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Lee Kalcsits, Washington State University assistant professor of tree fruit physiology, talks about his research results into the benefits of anti-hail netting during a field day in August. WSU has installed red, blue and pearl netting at this fourth-leaf Honeycrisp orchard owned by McDougall and Sons near Quincy, Washington.<b>(Shannon Dininny/Good Fruit Grower)</b>

Lee Kalcsits, Washington State University assistant professor of tree fruit physiology, talks about his research results into the benefits of anti-hail netting during a field day in August. WSU has installed red, blue and pearl netting at this fourth-leaf Honeycrisp orchard owned by McDougall and Sons near Quincy, Washington.(Shannon Dininny/Good Fruit Grower)

Washington State University researchers are finding that photo-selective, anti-hail netting can provide additional benefits, particularly in orchards that receive intense sunlight, in just the first two years of a multiyear study.

In previous studies, orchard netting has been shown to protect against hail, wind and intense light.

Researchers now are examining the long-term effects of netting on not just tree growth, but also photosynthesis, responses to tree stress and fruit quality in terms of color, maturity, size and storability.

Red, blue and pearl netting have been installed at a research orchard in Wenatchee, Washington, and at a 12-acre McDougall and Sons block of Honeycrisp trees on Budagovsky 9 rootstock in their fourth leaf near Quincy, Washington.

Remotely monitored sensors measure air temperature and humidity just under the netting as well as inside the tree canopy, wind speed, light intensity and soil moisture and temperature at depths of 8 and 16 inches.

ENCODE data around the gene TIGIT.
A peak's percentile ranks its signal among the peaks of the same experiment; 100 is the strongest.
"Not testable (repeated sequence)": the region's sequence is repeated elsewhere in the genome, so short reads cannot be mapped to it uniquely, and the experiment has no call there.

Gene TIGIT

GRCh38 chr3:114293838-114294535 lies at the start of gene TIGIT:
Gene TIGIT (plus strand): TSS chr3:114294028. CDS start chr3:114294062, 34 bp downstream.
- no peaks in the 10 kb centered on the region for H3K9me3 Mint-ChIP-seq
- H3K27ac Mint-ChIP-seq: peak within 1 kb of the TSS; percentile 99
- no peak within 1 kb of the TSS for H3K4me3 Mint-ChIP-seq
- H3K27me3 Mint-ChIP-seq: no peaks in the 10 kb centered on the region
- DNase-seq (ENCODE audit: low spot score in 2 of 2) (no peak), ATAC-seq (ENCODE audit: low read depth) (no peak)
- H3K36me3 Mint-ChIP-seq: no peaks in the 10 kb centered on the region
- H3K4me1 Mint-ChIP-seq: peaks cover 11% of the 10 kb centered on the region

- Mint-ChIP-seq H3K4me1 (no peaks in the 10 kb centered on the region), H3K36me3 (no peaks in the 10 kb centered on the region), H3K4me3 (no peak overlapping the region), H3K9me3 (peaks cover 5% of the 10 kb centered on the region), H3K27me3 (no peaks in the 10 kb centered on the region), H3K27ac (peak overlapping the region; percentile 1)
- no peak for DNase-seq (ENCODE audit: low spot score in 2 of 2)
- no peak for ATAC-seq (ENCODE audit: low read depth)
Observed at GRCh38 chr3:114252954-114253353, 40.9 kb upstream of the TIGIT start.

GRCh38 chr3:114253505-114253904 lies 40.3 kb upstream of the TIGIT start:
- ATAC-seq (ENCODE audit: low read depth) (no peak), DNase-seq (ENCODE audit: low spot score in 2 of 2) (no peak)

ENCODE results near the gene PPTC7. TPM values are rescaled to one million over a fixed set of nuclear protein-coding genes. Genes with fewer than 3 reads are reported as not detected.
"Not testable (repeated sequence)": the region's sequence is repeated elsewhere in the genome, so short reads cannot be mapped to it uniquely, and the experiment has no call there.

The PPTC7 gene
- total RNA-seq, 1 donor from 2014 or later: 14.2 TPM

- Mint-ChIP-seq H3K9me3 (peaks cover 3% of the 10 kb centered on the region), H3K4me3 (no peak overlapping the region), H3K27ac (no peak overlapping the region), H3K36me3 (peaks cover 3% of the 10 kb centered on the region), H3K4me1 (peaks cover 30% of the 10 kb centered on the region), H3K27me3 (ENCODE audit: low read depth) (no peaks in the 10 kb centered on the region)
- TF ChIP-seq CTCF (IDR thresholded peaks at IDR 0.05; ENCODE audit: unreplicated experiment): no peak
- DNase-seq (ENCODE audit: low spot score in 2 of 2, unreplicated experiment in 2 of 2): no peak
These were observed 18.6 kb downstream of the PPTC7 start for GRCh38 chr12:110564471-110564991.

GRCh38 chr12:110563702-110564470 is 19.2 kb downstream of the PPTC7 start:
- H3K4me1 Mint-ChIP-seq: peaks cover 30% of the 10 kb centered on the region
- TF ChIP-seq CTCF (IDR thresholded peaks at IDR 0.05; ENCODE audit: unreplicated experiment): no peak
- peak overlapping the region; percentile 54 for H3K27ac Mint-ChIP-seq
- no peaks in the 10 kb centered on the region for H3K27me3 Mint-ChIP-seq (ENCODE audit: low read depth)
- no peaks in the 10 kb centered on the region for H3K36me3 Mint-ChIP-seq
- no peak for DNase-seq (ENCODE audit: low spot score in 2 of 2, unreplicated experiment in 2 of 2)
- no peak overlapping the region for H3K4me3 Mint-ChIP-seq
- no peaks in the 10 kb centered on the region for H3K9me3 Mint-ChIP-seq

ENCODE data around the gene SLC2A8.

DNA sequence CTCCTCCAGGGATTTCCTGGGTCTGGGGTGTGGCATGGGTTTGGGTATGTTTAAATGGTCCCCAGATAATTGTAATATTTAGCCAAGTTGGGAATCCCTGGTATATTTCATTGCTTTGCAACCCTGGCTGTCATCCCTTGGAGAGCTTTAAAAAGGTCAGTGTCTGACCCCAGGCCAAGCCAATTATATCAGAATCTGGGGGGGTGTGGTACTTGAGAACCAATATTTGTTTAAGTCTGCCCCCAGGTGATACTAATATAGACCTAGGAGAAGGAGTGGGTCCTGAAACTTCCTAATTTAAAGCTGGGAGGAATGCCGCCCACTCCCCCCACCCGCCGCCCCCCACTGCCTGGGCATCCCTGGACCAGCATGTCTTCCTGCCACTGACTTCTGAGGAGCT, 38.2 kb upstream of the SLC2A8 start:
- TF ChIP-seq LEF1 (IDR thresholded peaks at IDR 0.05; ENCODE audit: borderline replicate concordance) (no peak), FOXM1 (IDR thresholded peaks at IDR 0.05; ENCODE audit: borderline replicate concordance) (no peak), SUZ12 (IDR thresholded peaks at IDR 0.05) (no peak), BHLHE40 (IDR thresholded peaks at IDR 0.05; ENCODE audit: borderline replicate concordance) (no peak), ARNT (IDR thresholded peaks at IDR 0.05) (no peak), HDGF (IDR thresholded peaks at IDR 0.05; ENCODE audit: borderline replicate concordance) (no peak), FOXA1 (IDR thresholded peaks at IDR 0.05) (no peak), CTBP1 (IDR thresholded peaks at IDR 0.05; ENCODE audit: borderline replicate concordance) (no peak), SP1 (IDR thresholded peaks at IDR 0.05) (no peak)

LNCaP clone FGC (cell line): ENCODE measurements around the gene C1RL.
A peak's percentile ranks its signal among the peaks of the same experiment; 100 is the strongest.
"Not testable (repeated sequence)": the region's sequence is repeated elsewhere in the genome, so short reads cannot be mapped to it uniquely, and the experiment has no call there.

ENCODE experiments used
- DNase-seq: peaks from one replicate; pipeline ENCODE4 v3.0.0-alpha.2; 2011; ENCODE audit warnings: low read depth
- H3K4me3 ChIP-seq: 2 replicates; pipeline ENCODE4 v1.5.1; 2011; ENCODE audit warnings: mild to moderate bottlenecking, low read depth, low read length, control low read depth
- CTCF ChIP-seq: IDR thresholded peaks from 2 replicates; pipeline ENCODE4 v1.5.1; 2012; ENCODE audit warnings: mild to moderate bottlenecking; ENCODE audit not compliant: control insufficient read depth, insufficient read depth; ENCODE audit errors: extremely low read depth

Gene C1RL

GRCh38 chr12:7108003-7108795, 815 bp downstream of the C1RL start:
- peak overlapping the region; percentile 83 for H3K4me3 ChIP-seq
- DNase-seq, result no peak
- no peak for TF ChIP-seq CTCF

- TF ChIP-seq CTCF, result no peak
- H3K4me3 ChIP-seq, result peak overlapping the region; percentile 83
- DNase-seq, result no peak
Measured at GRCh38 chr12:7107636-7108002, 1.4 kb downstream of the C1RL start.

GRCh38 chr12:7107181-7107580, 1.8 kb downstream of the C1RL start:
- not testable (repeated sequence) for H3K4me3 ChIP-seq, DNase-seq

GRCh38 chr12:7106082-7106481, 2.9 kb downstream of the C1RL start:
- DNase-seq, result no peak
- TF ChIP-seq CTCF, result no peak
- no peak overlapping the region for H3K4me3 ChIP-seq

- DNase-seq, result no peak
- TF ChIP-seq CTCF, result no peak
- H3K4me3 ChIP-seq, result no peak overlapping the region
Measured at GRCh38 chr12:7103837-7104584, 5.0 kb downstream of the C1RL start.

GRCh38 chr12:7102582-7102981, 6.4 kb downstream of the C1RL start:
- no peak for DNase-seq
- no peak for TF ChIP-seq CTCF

In the first two years of study, all three colors of netting reduced overall light in the canopy up to 25 percent when compared with a control orchard with no netting.

In addition, although overall and direct light were reduced, netting increased the scattered or diffused light, resulting in an increase in canopy volume by 15 percent.

That is a significant finding for the project, particularly for varieties like Honeycrisp that can be difficult to grow, Stefano Musacchi, WSU endowed chair and associate professor of tree fruit, said during a field day at the Quincy site in August.

“The net can increase the way you can fill up your space in a fast way in the beginning,” he said. “Net is really effective in manipulating the capacity of the tree to grow.”

Lee Kalcsits, WSU assistant professor of tree fruit physiology, said the researchers thought they would see a reduction in temperature under the netting, in part because it feels cooler than outside the netting.

But they discovered that overall air temperature and humidity did not change. What did change was the amount of energy reaching the surface.

As a result, they found that trees were more productive for longer during the day under the netting, with photosynthesis occurring a little longer into the day past noon.

In addition, while leaves can transpire to regulate their temperature, fruit doesn’t have that ability, resulting in sunburn.